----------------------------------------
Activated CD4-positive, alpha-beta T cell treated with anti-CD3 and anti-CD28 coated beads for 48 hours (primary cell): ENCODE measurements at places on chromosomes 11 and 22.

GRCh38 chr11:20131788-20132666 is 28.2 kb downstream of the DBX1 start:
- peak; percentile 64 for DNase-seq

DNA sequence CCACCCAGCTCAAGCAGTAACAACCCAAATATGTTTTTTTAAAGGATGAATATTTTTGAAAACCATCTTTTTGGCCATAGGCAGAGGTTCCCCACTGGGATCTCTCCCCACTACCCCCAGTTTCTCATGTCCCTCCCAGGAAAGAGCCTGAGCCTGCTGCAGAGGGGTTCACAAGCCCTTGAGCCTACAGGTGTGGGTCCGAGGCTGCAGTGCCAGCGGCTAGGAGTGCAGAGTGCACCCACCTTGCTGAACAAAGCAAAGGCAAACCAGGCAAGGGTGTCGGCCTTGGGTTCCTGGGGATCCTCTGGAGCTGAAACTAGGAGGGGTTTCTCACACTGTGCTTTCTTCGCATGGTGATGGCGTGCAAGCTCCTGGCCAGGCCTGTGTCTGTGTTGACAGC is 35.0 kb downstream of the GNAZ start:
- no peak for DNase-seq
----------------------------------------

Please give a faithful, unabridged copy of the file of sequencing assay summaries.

Activated CD4-positive, alpha-beta T cell treated with anti-CD3 and anti-CD28 coated beads for 48 hours (primary cell): ENCODE measurements at places on chromosomes 11 and 22.

GRCh38 chr11:20131788-20132666 is 28.2 kb downstream of the DBX1 start:
- peak; percentile 64 for DNase-seq

DNA sequence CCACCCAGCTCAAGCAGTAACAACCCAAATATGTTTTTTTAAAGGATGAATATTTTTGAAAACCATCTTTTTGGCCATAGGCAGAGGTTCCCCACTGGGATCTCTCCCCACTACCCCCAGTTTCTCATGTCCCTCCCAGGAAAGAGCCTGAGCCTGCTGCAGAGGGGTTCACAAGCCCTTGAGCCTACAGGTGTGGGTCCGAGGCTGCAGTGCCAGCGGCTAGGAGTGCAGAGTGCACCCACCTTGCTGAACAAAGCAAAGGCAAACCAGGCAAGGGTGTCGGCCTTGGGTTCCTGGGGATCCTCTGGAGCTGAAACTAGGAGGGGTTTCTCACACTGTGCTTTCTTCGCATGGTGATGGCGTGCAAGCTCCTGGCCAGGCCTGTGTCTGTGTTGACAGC is 35.0 kb downstream of the GNAZ start:
- no peak for DNase-seq